Try putting a small amount of the same grind in a small bowl, with the same relative moisture present in the cabbage, and see how long you can microwave it before it goes nasty.


I guess it's possible to burn just about anything, even in suspension in liquid, if you try hard enough, LOL… But if it was burned, wouldn't it smell burned, taste burned, or at least have a flavor or odor that becomes off in some way, rather than just getting stronger? This isn't a "bad" flavor, if I was making for example a sausage casserole, it would be perfectly acceptable… it's just not acceptable for cabbage, and it's radically different than the flavor it started out with.


Have I had a unique experience here, TWICE? No one else has ever had black pepper suddenly become much stronger while it's being cooked?
 
You're not supposed to discuss demonic pepper possession in public. The pepper gods will not be pleased.

Next time, try adding the pepper at the table.

But you could also not add it at the beginning of steaming your cabbage. Wait until it is almost done - grind some in, toss, finish steaming. I imagine it will be fine.

Let us know!
 
But you could also not add it at the beginning of steaming your cabbage. Wait until it is almost done - grind some in, toss, finish steaming. I imagine it will be fine.

Let us know!


I dunno, I'm a little bit dubious that 2 grinds of pepper can be distributed throughout 3 quarts of shredded cabbage to flavor all of it right at the end… But more than that, what I'm hoping to discover is what is happening, and why… although it looks like no one else here has ever cooked something with black pepper where the black pepper suddenly got 100 times stronger towards the end.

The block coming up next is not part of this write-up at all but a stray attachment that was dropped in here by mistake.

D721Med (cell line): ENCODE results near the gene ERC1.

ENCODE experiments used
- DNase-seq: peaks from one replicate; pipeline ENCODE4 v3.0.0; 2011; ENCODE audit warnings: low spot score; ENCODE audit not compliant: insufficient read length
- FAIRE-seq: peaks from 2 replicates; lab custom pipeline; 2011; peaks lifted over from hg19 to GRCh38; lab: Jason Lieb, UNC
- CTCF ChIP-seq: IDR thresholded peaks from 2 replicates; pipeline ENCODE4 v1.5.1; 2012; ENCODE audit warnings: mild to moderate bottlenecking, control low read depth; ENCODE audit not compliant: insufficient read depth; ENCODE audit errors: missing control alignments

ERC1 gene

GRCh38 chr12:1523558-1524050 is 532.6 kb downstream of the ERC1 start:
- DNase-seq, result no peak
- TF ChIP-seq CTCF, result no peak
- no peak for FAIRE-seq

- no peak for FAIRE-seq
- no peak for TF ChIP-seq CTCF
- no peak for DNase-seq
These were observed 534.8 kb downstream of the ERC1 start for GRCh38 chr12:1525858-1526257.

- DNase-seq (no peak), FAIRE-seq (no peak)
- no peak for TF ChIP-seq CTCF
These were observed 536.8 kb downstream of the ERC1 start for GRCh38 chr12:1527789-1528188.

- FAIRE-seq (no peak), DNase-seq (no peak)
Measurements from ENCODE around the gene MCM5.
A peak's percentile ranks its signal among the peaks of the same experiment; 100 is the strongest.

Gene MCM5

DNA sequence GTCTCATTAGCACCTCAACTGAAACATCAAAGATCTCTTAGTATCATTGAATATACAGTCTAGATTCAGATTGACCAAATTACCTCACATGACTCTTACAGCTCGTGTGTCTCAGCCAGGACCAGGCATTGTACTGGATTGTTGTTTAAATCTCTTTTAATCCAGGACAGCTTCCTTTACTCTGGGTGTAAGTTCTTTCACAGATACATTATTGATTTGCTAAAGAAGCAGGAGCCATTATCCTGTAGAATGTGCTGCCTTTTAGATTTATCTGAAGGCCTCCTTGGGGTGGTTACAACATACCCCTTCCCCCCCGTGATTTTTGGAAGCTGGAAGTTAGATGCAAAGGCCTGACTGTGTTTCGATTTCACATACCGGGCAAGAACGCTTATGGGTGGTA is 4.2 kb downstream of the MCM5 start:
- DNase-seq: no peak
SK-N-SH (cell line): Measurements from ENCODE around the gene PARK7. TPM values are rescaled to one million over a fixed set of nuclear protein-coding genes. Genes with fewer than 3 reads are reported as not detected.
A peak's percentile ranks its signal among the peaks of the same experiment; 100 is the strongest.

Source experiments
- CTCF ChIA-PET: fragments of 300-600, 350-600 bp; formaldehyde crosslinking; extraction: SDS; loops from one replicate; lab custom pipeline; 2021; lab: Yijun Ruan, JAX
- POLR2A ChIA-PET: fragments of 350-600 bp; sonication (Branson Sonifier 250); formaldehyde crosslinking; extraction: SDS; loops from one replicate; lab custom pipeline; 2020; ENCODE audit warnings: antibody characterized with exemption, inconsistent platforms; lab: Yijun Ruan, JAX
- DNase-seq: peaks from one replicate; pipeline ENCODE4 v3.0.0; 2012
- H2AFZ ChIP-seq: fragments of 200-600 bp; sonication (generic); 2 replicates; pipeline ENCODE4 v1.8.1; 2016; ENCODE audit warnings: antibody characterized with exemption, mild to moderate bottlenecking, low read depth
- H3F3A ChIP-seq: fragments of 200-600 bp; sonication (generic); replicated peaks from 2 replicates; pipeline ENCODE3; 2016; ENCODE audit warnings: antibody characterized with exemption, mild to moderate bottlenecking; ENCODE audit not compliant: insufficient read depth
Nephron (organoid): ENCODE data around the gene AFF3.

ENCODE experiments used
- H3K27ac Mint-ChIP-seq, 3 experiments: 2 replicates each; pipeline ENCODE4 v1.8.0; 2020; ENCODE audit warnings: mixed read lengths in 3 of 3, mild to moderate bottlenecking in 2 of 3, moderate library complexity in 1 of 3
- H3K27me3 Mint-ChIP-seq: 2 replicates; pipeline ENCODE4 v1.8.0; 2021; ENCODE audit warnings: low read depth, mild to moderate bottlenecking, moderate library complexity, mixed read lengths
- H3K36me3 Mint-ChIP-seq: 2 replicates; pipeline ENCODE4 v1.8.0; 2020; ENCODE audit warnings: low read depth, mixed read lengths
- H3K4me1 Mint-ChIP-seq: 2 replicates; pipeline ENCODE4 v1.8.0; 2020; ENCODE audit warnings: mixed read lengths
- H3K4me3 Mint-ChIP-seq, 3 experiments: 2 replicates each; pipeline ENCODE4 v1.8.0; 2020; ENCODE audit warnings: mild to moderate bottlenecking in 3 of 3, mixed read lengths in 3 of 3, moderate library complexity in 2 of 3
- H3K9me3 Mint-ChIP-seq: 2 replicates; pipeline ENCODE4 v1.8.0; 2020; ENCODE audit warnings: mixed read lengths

How about any seasoning, in any dish, prepared in any manner, that got wildly stronger towards the end of cooking? Anyone? :yum:
 
Have I had a unique experience here, TWICE? No one else has ever had black pepper suddenly become much stronger while it's being cooked?

Not at all. Burnt black pepper will be much stronger in flavor (and a bit more bitter), think blackened redfish or other blackened cajun recipes. Even lightly toasting it will make it stronger.

I have no idea of the sensitivity of pepper to microwaves so why run the little experiment I suggested?
 
Not at all. Burnt black pepper will be much stronger in flavor (and a bit more bitter), think blackened redfish or other blackened cajun recipes. Even lightly toasting it will make it stronger.

I have no idea of the sensitivity of pepper to microwaves so why run the little experiment I suggested?


The pepper was absolutely, positively, NOT burned. Something that is burned will have a distinctive smell and flavor, and there was no hint of burned smell or flavor. The problem here is that the taste of the pepper became STRONGER, as if someone had snuck into my kitchen and put another 100 grinds of pepper into the food; the pepper tasted EXACTLY like black pepper always tastes. No burned taste, no alteration of flavor at all. If pepper or anything else is burned, that's a result of simply cooking it too long, and you cook it less time. The situation here is that I ended up with perfectly steamed cabbage with wildly exaggerated pepper flavor, even when the only black pepper that was in there was the small amount presents in a spice mix.



So now, I'm sure I'll learn something very interesting about food preparation! I put fresh ground pepper in water in a bowl in the microwave, put a lid on it, and microwaved it stop and go, like I do checking for doneness of food, checking the flavor each time, for a full half an hour. At no time was there any alteration in the intensity of pepper flavor. I look forward to how this sheds light on my experiences with the steamed cabbage! :D
 
Have you made that exact recipe for cabbage without the pepper at all?

Just could be, it is your cabbage that has developed a peppery taste.

Or your taste buds have become very sensitive to the peppercorns and cabbage in that combo.

Also try whole peppercorns boiled in the steaming water first, remove peppercorns add cabbage, etc...